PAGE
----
JPL pitches for Mars project

A scientist at the Jet Propulsion Laboratory is lobbying for a new Mars lander that would perform an unprecedented study of the Red Planet's interior. It is one of three concepts in the running for future NASA funding through the competitive Discovery Program.

The proposed Geophysical Monitoring Station (GEMS) would pack a scientific payload that includes a thermal probe, seismometer and orbital tracking system. All are tools for discovering the inner composition of Mars to help explain the largely unknown story of that planet's beginnings — and to some degree, Earth's — said JPL's Bruce Banerdt, who would lead the project.

“GEMS would provide unique and critical information about the same [types of] processes that likely operated during the first few hundred million years on the Earth …a period for which virtually all information has been lost due to subsequent vigorous activity,” Banerdt said in an email. “On Mars, this information appears to have been preserved due to its lower level of activity for the past few billion years, allowing us a virtual window into our own past.”

The payload for JPL in terms of funding could also be huge.

GEMS and two proposals from other NASA facilities were selected by space agency leaders last week from among 28 submissions for consideration of a 2016 launch date. Each team will receive $3 million for preliminary design studies, and whichever is selected would receive a budget of up to $425 million.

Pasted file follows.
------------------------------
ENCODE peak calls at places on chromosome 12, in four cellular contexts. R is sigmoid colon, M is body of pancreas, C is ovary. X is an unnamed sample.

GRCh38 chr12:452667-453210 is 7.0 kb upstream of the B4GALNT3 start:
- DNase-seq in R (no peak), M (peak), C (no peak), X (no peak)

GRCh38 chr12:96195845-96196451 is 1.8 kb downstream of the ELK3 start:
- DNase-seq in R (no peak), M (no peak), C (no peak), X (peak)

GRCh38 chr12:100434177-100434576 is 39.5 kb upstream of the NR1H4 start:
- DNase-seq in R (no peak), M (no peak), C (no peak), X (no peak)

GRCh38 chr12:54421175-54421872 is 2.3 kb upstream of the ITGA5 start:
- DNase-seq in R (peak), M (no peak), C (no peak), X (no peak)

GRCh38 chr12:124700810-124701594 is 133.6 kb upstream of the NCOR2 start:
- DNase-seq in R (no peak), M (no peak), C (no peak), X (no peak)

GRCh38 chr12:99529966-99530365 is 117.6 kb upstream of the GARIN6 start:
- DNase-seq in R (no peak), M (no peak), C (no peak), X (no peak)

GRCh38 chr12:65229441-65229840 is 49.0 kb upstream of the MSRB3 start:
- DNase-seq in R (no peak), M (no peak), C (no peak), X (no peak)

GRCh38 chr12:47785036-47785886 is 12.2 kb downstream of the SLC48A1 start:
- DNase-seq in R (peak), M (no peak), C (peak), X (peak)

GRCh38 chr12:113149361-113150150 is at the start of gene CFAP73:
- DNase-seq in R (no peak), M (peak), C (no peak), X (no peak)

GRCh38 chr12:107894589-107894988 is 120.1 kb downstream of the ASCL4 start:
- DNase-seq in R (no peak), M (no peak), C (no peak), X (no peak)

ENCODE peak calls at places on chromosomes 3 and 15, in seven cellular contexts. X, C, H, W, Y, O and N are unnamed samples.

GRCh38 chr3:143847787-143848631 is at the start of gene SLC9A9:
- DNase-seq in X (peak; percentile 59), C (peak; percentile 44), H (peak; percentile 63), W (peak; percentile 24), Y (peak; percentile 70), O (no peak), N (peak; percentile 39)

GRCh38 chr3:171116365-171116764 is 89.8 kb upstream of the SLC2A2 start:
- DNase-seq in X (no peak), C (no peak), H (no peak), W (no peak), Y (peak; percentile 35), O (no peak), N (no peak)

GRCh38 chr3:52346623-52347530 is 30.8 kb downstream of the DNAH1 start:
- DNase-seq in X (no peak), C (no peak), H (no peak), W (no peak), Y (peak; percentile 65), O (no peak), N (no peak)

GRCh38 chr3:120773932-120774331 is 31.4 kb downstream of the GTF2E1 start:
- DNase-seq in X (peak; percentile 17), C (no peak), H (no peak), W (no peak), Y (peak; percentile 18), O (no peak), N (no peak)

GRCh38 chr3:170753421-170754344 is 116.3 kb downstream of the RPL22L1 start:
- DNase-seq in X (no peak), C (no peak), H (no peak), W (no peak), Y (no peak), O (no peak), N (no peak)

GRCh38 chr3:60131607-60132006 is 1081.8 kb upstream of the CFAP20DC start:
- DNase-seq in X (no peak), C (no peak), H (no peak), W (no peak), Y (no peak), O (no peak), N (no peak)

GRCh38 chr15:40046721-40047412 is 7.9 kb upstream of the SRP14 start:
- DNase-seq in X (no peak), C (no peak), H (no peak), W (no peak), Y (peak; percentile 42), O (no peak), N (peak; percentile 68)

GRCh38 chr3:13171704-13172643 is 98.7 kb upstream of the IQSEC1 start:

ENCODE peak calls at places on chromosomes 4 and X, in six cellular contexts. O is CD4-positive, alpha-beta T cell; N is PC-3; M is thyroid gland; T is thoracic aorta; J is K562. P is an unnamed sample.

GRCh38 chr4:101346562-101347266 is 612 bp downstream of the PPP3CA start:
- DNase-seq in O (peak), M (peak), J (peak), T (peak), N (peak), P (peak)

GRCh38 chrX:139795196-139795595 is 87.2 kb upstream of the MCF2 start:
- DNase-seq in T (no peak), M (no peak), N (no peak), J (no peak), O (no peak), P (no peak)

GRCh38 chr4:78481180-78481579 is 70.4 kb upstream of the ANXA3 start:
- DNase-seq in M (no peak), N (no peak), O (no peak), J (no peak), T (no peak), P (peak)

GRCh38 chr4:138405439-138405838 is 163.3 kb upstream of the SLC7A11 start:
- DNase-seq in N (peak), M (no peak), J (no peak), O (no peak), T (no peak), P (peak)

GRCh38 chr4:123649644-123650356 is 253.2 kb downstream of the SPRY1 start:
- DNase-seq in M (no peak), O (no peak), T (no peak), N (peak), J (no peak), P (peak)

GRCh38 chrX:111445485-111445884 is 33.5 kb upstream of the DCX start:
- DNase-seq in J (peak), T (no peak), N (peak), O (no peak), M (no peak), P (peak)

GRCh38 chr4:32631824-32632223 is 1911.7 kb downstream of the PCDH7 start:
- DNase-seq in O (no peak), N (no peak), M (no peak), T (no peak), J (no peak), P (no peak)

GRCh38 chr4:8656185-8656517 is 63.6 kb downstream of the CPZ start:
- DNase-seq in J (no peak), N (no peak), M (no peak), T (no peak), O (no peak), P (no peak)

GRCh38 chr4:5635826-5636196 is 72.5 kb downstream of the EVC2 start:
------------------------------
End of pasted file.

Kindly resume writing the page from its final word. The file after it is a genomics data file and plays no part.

JPL has often scored big through this bottom-up mission-planning approach, making headlines with past Discovery missions that included the 2005 comet-colliding Deep Impact probe, the Keppler telescope launched in 2009, and the July 1997 Mars lander Pathfinder. In September, the JPL-managed twin GRAIL spacecrafts will launch to the moon to study its internal makeup.

NASA this year announced funding for NEOCam, a JPL telescope that will study near-Earth objects from space to help determine their origins and potential risk for collision.

“We want to learn about [near-Earth objects] because they give us clues to the solar system's formation, and because we want to better understand the impact hazard,” JPL astrophysicist Amy Mainzer, who is leading the telescope's design, said in an email.

If it reaches final approval, GEMS would be the fourth JPL-managed spacecraft to land on Mars, following the famous twin rovers Spirit and Opportunity and the new Curiosity rover, which is to be launched as early as November.


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